By SallyAnn Kelly

TODAY the Scottish Parliament's Education, Children and Young People Committee will be looking into what progress has been made to reduce the so-called poverty-related attainment gap.

Poverty is the single greatest issue faced by families Aberlour works with.

Children spend only around 15% of their time in school. What most often impacts on a child’s learning is what happens away from school – before and beyond the school gates. We know when children come to school hungry, tired or stressed their ability to learn is significantly diminished.

For children who are struggling with learning, in-school support is important, such as a nurture hubs and learning support bases, as well as compassionate teachers.

It is also vital to understand and respond to what is happening in a child’s life away from school.

Much of the work we do to support children’s learning focuses on family wellbeing, helping families with challenges they face, like family relationship breakdown, struggles with debt, domestic abuse and other adversities.

We respond to stressors families experience and ask them what will best help them and their children. We help children in distress manage and regulate their emotions, which helps them to focus and engage better in school. We develop trusted relationships with families, finding solutions together to help children to be ready to learn.

During lockdown we worked closely with schools to support children’s learning at home, including in our own children’s houses.

Early relationship disruption and trauma can impact on children’s development and learning. And for many of the children who live with us, navigating the educational and social challenges that school presents can often cause huge additional anxiety and stress.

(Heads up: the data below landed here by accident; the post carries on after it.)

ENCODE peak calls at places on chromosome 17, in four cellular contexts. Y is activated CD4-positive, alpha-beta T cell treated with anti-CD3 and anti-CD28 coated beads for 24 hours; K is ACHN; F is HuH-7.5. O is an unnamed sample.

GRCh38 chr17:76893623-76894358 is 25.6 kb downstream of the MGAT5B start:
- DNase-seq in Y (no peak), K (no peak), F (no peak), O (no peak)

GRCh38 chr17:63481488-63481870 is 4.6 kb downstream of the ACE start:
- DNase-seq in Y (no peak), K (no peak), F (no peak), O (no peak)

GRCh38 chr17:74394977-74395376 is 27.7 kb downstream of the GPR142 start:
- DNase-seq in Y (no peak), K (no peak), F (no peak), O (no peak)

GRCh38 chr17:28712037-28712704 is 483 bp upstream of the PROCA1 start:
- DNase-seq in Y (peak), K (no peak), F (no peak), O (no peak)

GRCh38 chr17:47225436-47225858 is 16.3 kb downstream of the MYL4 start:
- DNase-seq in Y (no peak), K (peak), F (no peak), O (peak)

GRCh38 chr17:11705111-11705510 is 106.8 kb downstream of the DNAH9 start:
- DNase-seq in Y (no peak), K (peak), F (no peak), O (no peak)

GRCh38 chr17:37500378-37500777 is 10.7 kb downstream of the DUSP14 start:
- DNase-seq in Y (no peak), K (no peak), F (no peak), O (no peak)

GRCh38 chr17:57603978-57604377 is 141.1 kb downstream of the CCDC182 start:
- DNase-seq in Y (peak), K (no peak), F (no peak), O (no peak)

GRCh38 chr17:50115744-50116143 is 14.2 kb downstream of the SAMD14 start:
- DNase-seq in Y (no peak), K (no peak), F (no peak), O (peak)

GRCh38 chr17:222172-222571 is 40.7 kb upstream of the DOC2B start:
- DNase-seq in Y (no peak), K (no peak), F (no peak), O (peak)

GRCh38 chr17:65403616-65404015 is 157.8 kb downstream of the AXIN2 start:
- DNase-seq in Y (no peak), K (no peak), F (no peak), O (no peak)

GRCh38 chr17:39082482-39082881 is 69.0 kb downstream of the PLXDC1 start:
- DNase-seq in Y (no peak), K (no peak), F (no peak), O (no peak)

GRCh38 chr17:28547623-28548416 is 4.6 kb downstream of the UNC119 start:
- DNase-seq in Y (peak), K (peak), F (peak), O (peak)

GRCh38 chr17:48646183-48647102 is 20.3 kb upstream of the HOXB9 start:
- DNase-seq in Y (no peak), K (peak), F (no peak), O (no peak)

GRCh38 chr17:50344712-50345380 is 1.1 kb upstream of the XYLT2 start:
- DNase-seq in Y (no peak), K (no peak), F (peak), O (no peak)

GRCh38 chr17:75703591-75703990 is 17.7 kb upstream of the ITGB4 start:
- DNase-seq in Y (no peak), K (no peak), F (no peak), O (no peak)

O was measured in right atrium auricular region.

One unforeseen consequence of the pandemic was the unexpectedly positive impact it had on many children who live with us.

The positive effect on children’s learning and wider wellbeing was significant, with many children flourishing. Children reported reduced stress due to not being in a formal school environment. They told us they felt included for the first time because everyone was learning at home – they didn’t feel "different".

During lockdown many enjoyed a relaxed, personalised approach to learning. Children who previously struggled to complete schoolwork started to finish it independently. Children who had needed full-time support before, now managed their workload when they were able to learn at their own pace. Some children completed more work during lockdown than they ever did at school.

This made us reconsider how best we can support the learning of our most vulnerable children. We collaborated with our children to offer a more personalised and individual approach to learning, drawing on children’s strengths, interests and talents.

The pandemic has shown us there are different ways to help distressed and traumatised children to learn.

This should make us all think differently and challenge conventions about how we support children who have experienced early adversity, including children who live at home and those who can’t, both in and away from school. Because if we get it right for them we will get it right for every child.

SallyAnn Kelly is chief executive of children’s charity Aberlour